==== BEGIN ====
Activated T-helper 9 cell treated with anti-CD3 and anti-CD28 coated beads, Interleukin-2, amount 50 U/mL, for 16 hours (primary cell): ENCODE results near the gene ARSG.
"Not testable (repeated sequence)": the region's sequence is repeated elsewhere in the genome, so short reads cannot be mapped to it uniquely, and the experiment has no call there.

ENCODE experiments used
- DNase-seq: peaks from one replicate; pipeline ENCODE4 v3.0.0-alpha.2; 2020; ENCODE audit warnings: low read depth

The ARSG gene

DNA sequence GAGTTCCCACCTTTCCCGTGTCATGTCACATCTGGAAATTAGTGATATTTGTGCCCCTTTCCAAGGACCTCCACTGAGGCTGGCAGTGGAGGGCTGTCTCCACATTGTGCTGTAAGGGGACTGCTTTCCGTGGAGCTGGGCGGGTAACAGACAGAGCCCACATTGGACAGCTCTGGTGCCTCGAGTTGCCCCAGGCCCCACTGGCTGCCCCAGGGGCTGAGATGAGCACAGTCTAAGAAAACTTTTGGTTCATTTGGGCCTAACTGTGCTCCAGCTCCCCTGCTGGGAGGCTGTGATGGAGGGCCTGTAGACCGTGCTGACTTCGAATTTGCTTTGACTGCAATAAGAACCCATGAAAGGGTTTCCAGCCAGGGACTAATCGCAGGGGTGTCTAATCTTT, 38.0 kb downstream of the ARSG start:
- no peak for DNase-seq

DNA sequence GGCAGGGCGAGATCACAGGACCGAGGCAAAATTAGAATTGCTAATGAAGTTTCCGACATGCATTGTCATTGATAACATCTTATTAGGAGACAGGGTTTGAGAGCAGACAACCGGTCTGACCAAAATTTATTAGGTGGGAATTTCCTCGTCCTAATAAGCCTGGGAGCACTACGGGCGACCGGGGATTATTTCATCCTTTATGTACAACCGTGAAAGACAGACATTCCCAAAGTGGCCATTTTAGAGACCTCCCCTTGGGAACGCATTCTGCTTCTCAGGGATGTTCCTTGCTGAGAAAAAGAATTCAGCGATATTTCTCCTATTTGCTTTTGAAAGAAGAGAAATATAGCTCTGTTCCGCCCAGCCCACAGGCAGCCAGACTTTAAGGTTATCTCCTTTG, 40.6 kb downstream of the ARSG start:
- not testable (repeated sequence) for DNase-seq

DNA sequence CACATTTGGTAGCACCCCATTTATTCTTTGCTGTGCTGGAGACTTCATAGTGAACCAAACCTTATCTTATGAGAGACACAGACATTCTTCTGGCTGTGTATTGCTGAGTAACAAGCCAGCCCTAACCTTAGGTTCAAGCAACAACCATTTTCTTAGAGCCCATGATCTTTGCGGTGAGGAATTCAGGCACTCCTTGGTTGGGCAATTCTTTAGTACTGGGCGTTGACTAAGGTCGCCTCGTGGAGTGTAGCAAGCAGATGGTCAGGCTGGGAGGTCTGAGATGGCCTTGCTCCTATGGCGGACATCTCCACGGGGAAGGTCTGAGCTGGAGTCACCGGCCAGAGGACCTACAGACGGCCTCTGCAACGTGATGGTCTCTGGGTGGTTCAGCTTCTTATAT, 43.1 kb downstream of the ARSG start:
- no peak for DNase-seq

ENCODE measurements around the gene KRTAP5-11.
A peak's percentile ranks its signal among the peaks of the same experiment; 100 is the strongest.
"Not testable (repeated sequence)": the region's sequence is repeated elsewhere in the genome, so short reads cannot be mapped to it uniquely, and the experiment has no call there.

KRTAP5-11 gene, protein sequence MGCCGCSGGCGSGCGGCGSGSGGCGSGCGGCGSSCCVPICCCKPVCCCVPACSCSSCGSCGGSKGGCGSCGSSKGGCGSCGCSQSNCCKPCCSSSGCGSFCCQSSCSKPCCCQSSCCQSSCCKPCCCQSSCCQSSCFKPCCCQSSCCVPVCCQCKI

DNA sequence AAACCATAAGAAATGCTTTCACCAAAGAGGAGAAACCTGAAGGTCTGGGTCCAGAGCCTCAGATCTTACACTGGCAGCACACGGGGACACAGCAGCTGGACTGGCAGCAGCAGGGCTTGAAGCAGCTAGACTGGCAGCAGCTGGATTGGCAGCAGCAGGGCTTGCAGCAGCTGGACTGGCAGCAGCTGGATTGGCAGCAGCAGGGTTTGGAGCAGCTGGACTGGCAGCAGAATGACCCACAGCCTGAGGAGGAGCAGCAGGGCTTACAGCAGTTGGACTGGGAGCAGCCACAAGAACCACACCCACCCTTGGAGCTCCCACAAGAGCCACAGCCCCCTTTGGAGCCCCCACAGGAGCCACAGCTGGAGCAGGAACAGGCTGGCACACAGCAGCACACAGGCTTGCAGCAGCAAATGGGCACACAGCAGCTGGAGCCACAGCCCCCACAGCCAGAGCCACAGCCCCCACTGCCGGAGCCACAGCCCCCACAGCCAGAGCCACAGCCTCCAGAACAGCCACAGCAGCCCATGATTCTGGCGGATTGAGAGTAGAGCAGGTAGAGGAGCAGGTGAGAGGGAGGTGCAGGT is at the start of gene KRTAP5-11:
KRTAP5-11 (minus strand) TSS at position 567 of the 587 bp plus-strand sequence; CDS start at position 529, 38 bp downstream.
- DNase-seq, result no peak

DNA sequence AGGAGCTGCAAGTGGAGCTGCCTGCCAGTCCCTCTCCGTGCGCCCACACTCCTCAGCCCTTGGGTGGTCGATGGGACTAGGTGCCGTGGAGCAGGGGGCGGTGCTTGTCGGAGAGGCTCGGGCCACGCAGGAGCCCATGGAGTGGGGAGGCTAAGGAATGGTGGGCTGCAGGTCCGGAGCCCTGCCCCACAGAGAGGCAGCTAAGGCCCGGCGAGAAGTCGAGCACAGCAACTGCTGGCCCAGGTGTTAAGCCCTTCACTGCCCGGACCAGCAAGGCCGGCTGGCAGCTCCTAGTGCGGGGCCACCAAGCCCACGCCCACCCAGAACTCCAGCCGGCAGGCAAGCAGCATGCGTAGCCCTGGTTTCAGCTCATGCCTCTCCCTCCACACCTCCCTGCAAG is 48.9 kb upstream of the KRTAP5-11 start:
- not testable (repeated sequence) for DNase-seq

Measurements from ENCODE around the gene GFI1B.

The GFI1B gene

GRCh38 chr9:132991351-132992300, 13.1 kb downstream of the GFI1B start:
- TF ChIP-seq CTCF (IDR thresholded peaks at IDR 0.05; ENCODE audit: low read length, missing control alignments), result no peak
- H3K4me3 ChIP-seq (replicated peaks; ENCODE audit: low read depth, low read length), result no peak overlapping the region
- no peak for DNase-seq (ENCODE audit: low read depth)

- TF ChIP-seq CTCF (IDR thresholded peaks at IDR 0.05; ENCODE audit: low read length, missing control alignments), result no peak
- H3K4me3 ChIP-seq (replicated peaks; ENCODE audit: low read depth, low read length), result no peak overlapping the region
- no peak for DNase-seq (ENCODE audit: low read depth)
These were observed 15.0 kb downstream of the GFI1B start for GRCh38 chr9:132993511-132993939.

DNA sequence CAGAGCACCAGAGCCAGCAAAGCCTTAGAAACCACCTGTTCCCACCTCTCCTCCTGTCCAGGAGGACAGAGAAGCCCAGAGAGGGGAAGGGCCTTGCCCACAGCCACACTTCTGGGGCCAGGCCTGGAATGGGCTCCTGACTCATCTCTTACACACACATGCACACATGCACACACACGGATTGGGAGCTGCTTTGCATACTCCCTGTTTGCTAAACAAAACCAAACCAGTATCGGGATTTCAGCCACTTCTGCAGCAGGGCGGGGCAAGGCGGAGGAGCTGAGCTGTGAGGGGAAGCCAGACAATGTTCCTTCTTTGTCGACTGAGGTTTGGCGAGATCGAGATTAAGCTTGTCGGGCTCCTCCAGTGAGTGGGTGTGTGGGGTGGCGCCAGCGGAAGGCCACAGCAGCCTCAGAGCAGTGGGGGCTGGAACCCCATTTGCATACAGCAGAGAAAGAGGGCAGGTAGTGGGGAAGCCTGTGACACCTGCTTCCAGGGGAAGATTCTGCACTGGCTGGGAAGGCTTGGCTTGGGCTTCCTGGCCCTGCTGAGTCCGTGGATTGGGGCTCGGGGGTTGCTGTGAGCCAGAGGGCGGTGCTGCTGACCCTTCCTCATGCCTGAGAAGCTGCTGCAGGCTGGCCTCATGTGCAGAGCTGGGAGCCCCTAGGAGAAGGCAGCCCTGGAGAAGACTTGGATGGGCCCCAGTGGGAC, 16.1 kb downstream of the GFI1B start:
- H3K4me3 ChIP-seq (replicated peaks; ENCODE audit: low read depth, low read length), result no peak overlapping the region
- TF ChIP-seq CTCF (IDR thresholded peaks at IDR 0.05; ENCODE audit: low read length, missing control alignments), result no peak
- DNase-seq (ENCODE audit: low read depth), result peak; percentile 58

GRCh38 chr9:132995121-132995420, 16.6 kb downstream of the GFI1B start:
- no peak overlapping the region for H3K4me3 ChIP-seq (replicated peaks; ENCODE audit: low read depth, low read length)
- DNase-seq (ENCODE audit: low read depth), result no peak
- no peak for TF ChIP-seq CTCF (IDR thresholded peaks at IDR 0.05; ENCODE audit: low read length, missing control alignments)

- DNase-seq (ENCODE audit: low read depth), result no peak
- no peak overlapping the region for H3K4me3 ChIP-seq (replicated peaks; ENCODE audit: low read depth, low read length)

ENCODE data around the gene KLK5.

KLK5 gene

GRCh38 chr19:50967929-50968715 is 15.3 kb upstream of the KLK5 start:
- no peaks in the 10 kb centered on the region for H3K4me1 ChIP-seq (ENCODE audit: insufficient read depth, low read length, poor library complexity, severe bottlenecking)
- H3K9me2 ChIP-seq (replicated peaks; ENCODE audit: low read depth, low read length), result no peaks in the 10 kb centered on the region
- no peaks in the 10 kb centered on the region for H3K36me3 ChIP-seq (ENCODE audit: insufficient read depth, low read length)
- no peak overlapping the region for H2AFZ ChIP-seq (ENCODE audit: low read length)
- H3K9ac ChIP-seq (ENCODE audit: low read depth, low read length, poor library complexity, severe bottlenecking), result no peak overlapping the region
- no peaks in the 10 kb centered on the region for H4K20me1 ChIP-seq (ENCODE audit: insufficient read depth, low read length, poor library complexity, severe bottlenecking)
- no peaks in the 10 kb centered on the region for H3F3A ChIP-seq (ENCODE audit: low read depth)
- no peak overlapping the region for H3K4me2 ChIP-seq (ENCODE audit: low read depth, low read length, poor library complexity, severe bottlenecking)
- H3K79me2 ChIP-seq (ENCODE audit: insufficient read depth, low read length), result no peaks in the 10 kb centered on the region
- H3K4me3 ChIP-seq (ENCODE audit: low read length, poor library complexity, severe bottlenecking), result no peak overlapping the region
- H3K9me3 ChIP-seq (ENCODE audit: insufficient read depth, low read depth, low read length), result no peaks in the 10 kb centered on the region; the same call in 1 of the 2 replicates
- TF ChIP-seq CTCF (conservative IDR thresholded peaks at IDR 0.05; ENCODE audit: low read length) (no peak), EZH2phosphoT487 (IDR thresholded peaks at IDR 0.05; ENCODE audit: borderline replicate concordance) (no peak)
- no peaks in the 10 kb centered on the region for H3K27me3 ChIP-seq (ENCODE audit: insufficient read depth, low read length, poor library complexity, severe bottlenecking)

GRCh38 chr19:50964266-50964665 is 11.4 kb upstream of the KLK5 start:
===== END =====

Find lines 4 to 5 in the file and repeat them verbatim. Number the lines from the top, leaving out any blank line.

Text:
- DNase-seq: peaks from one replicate; pipeline ENCODE4 v3.0.0-alpha.2; 2020; ENCODE audit warnings: low read depth

The ARSG gene